Make sure you have stopped speaking before your audience has stopped listening.” – Dorothy Sarnoff
For most people, delivering a public speech is at least a reasonably big deal. Even if you are somebody who is used to doing such a thing, there are still feelings of anticipation attached.
Public speaking is something that many of us will have to perform at some point, yet rarely do we have any kind of training for it. Whether it is a best man’s speech at a wedding, an introductory speech at a conference, or a pitch at a meeting… it is often the case that one is left to one’s own devices when working out how to put together and deliver the goods!
Of course, public speeches are varied in tone, importance, and function. But all instances of public speaking can be helped along by the same set of guidelines. Here are our big tips for calming you in the face of a public speech and making it the best speech it can be.
WRITING THE SPEECH
1. Don’t Overstuff It
The tendency can be, especially if you are new to speech writing, to try and express every idea that comes through your head. Even now, as somebody who writes for a living, I always have many more ideas than will end up in the finished speech, and sometimes struggle to whittle them down.
A speech must have clarity, and therefore needs to move towards a single goal within a limited theme. The best way to do this is to bullet-point all of your ideas before writing. Once this is done, decide which ideas are the most important, ensuring that all of them help you to move towards the same conclusion or theme.
2. Tell A Story
All good speeches have a story to them… or a ‘journey’ if you prefer. Once you have your bulleted ideas, try and order them into a satisfying sequence, preferably with each leading neatly onto the next. Be mindful of that old trope; every story has a beginning a middle and an end.
3. Make It Relatable
Audiences connect best with a speech when they feel that they can relate to it. There are many ways you can do this. One is to focus on an issue that you know your audience already cares about. Another is to regale them with relevant personal experiences within the speech. Relatability, the idea that the Venn diagram of you and your audience overlaps at some point, is the key to connecting to your audience.
4. Use Your Own Voice
If you are not a natural creative writer, you may find that you write in quite a formal way. In academic education, this is what everybody learns, and so is the default style for some. However, it seems to be mindful of the fact that this style, when spoken out loud, is not especially endearing. It does not reflect natural speech. My best advice is to write how you speak… even if it feels a bit odd grammatically. This will also help your delivery, as the words will feel more comfortable to speak.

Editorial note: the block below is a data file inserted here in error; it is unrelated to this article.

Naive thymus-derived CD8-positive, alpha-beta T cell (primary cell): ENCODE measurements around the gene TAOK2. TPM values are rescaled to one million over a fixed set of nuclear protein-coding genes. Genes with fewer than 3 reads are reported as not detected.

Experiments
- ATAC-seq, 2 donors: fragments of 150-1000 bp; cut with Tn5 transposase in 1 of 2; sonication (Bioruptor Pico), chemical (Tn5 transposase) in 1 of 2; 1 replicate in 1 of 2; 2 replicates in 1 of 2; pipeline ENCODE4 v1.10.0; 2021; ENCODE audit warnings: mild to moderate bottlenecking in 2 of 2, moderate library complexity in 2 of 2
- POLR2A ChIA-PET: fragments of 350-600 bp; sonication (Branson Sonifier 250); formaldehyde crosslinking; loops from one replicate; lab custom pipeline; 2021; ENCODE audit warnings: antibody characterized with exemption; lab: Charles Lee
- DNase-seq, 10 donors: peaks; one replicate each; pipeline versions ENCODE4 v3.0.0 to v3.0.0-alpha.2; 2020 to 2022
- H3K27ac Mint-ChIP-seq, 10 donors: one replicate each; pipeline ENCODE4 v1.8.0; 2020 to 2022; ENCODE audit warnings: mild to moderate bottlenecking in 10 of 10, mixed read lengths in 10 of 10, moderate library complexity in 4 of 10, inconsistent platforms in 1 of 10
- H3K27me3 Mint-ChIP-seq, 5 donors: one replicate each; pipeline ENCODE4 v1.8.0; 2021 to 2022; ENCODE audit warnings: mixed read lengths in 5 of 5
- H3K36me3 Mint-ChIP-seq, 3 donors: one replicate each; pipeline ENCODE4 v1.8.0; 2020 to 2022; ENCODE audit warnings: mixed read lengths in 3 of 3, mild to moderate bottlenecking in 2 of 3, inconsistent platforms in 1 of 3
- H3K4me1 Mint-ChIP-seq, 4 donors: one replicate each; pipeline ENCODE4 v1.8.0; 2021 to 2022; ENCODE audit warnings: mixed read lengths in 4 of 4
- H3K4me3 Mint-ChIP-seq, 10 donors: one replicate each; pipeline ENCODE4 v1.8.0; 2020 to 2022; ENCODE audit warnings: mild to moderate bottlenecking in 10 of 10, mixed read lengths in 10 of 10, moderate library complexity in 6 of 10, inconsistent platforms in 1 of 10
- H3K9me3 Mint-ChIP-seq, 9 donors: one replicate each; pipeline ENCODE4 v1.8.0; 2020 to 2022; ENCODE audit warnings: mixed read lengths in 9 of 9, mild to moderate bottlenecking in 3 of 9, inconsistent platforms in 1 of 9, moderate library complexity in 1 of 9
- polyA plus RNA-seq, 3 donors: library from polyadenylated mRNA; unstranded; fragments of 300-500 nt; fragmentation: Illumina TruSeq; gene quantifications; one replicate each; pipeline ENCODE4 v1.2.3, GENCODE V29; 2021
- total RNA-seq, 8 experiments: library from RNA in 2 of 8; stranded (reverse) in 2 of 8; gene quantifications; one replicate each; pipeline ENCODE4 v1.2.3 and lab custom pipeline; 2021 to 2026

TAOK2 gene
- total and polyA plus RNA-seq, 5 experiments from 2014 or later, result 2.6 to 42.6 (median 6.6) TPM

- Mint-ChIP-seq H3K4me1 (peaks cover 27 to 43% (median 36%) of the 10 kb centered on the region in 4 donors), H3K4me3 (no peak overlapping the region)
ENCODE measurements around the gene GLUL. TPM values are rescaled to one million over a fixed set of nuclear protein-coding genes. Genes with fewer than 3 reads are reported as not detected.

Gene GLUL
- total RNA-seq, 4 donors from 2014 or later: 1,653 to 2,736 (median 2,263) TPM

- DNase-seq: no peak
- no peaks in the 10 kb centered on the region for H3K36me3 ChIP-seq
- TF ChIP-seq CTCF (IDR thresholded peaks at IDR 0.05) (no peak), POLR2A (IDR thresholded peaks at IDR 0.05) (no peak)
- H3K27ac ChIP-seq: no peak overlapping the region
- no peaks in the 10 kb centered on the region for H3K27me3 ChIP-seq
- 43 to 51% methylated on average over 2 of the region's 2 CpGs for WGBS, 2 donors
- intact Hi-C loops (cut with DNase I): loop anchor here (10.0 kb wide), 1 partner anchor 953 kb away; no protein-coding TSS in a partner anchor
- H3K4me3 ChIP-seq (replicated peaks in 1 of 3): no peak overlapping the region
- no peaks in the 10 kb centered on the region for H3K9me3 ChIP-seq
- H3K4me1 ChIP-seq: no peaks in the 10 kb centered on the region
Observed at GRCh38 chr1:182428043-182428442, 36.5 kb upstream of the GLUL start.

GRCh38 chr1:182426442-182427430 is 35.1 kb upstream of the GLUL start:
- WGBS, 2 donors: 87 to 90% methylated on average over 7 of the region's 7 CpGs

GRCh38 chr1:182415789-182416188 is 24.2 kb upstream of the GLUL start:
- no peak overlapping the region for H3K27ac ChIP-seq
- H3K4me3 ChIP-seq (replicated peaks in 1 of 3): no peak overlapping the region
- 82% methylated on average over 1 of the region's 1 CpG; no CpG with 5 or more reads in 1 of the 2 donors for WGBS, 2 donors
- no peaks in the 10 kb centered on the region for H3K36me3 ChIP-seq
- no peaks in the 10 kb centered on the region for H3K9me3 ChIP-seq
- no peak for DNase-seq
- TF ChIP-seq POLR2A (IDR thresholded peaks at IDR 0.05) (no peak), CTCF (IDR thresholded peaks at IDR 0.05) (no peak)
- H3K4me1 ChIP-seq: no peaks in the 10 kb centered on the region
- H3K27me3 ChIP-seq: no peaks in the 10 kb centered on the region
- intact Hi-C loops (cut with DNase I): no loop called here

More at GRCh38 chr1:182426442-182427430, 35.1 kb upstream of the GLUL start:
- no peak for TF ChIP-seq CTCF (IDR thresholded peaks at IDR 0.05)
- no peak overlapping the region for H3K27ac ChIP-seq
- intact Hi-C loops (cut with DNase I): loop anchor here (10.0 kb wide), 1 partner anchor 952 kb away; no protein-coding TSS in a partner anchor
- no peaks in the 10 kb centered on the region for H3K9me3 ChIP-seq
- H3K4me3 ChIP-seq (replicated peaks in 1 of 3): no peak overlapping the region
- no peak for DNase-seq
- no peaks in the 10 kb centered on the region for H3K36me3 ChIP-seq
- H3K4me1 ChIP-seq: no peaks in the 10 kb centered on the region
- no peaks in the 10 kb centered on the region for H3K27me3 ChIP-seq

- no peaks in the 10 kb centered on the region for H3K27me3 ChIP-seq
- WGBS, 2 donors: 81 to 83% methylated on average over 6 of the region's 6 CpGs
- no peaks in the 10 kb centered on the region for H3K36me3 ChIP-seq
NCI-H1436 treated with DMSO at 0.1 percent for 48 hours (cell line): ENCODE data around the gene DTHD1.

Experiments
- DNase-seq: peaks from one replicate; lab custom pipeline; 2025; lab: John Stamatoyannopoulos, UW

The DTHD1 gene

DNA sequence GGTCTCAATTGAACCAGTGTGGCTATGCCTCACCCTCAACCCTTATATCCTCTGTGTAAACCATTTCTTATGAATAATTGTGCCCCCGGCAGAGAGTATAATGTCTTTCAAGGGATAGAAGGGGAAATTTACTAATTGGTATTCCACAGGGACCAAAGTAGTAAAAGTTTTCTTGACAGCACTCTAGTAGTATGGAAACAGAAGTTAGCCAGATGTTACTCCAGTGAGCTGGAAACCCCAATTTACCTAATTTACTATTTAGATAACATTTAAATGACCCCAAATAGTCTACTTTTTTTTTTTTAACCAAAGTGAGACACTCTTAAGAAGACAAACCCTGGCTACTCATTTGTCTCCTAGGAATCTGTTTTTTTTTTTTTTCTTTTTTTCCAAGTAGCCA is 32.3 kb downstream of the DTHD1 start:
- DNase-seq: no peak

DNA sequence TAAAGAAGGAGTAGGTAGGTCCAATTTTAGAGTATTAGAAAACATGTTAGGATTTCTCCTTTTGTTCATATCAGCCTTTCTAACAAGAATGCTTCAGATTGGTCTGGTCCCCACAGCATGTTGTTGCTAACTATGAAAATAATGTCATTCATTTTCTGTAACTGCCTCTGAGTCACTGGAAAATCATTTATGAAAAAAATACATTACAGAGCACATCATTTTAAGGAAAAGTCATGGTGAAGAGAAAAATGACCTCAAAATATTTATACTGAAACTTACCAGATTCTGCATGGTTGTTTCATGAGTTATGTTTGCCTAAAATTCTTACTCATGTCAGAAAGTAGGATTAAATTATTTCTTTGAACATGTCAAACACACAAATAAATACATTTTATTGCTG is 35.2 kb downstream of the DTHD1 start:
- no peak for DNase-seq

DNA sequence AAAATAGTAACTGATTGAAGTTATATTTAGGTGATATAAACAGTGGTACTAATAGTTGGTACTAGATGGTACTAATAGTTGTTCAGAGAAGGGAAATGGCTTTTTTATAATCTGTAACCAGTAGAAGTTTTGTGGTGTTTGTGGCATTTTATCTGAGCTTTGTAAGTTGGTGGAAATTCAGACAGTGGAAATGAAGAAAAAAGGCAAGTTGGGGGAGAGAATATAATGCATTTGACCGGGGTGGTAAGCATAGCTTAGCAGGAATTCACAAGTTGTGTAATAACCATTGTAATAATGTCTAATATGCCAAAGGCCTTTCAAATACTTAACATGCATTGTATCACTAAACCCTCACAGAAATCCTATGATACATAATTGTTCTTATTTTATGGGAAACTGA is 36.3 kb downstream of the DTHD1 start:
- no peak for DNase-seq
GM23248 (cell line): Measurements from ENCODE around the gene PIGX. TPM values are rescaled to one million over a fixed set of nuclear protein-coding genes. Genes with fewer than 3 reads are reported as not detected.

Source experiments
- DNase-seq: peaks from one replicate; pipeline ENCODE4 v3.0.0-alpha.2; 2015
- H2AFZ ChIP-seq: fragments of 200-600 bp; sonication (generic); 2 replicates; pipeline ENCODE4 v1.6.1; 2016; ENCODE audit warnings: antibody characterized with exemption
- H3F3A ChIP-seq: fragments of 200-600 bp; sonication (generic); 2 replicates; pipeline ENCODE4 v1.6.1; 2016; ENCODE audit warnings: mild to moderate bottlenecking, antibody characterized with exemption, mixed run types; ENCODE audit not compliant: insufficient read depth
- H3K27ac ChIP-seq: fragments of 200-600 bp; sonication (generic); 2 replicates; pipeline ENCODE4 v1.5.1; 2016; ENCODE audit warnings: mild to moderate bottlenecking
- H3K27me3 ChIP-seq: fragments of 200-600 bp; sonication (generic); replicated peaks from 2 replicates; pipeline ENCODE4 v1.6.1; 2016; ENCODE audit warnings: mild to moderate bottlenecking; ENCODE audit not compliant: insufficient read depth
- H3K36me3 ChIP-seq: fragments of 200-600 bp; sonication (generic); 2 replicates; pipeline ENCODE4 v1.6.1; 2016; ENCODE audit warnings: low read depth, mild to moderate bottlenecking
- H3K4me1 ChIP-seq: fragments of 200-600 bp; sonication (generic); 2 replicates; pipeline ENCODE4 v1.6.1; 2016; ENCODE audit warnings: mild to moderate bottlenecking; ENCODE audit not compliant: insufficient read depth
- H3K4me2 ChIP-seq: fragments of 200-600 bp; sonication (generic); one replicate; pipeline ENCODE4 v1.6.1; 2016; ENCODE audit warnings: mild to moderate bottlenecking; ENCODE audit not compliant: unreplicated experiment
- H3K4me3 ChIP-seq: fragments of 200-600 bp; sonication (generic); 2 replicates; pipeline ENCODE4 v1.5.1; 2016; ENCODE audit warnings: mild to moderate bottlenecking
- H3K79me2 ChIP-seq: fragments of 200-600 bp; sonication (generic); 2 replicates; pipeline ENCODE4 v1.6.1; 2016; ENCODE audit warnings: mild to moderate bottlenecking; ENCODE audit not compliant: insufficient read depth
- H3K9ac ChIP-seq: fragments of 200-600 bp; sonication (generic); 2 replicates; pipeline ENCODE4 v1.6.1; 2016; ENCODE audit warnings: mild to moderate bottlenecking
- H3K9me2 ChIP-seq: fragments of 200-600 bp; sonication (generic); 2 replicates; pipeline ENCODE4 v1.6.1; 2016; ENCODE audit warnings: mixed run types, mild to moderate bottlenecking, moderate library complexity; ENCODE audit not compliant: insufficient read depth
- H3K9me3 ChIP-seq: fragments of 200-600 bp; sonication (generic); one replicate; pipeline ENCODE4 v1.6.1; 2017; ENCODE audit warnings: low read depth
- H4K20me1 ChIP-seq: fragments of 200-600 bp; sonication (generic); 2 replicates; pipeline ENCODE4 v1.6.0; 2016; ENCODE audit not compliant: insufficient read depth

DELIVERING THE SPEECH
You might not get nervous in these kinds of situations… but I think it’s fair to say most people do, even if it’s just a little bit. Know that, whatever happens, you can always fall back on the breath. When preparing to go on for your speech, focusing on the breath will steady your pulse. During the speech, should you stumble or panic, you can always focus on the breath for a moment to calm and reset yourself.
2. Clear Your Head
The breath is also a great tool to help you clear your head. Clearing your head before a speech is a really good idea. Not only does it prevent you from spiralling into all of the possible things that could go wrong during your speech, but it also focuses you on the moment. And if a successful speech requires anything for success, it is the ability to be in the moment.
Focus on the breath. There is nothing more you can do to prepare now. There is no use in worrying. Focus on the breath. Steady yourself. What will be will be.
3. Don’t Rush
As an actor, when I am confronted with new text or feel unprepared, I still rush. And when I rush, I stumble, or my diction goes out of the window. We often don’t notice we are rushing and worry that it will seem oddly slow if we slow down. Experience tells me that this is unlikely to be the case. Be mindful of pacing yourself early on. Slow down consciously. Because once you have done this for a few moments and found your footing, the nerves will go, and a natural rhythm should appear.
4. Don’t Let Your Audience Throw You Off
You will predict how an audience will react. But the fact is, you don’t really know what reaction you will get. Audiences are unpredictable. So, if you say something you think will get a laugh, and it doesn’t, don’t let it throw you off. Because if you get thrown off, it can be hard to recover. Try to prepare your speech as if you will have no reaction at all. It is better to be surprised by getting a reaction you didn’t prepare for than be disappointed by not getting the reaction you thought you surely would!
By Chris Thomson
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